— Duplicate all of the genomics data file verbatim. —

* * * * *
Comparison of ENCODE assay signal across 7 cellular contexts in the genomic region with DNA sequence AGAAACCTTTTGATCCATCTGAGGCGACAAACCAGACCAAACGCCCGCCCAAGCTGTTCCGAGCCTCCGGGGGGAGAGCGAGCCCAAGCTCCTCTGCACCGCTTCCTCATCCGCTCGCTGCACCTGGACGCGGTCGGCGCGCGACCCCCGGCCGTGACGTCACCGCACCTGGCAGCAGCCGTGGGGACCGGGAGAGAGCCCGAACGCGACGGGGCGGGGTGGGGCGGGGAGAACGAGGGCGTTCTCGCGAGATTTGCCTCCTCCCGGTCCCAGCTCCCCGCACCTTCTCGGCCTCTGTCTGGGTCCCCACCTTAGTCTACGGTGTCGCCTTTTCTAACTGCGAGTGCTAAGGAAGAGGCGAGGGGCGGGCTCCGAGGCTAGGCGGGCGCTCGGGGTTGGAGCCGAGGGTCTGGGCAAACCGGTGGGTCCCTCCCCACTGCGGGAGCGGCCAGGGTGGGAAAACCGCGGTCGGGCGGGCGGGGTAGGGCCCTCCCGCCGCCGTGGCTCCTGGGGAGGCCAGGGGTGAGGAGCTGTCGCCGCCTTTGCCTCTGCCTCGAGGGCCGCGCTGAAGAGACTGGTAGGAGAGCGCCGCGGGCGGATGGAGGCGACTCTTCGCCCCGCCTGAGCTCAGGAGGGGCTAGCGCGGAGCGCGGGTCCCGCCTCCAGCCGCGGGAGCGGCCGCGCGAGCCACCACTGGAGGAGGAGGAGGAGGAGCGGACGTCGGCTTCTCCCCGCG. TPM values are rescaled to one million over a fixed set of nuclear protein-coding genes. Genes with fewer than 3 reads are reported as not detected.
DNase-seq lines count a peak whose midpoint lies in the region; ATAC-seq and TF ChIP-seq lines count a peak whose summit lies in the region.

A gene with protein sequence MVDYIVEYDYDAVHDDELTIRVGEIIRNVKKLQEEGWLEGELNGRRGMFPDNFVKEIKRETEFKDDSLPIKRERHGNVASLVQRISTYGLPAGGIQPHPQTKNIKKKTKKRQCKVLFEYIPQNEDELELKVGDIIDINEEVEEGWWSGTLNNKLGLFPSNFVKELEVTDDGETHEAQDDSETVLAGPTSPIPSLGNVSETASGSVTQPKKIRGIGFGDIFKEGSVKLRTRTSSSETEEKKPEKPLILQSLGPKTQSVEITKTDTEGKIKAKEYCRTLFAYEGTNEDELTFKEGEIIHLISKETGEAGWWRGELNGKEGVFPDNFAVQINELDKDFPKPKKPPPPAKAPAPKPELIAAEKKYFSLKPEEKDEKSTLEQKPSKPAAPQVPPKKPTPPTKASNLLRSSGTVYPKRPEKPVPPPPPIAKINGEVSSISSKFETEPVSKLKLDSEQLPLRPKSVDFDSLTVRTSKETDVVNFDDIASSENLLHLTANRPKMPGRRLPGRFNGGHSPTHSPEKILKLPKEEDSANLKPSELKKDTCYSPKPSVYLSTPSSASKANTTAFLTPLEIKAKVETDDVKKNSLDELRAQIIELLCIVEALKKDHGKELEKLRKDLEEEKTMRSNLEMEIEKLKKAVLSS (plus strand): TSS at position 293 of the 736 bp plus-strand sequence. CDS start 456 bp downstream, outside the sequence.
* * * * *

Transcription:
Comparison of ENCODE assay signal across 7 cellular contexts in the genomic region with DNA sequence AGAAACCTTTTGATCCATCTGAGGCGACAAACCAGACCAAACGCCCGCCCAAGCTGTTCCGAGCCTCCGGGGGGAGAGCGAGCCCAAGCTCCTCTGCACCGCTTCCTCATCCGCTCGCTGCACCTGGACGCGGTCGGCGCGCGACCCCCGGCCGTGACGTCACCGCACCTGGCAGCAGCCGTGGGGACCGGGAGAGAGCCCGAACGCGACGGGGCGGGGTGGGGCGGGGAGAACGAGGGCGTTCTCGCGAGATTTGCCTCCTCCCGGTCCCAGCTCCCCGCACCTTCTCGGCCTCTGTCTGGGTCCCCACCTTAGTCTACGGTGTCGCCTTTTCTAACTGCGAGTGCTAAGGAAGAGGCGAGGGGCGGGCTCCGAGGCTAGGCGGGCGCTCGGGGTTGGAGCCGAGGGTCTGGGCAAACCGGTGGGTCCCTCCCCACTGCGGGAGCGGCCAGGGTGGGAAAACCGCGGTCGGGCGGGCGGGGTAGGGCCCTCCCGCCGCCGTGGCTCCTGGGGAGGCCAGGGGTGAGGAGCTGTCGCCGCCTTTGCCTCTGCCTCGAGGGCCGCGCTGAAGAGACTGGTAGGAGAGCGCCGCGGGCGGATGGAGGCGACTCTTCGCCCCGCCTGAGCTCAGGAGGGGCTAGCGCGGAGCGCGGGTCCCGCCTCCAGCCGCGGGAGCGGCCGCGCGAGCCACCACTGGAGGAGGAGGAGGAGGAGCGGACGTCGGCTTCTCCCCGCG. TPM values are rescaled to one million over a fixed set of nuclear protein-coding genes. Genes with fewer than 3 reads are reported as not detected.
DNase-seq lines count a peak whose midpoint lies in the region; ATAC-seq and TF ChIP-seq lines count a peak whose summit lies in the region.

A gene with protein sequence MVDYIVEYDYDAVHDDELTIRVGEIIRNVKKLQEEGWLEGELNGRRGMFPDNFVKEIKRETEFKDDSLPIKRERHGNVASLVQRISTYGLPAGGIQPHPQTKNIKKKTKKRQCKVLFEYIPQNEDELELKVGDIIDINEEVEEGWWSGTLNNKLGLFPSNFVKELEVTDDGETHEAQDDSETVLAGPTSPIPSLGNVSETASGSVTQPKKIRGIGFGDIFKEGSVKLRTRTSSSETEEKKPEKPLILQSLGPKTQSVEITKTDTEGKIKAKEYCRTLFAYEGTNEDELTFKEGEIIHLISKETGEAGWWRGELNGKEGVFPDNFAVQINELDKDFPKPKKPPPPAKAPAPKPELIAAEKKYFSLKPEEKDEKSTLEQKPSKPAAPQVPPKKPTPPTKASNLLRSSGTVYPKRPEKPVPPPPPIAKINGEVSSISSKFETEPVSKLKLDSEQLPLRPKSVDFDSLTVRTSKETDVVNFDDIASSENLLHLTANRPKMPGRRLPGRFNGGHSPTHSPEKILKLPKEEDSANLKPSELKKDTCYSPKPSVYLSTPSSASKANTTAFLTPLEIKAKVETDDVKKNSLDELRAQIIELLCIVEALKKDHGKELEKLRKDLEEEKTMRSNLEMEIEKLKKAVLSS (plus strand): TSS at position 293 of the 736 bp plus-strand sequence. CDS start 456 bp downstream, outside the sequence.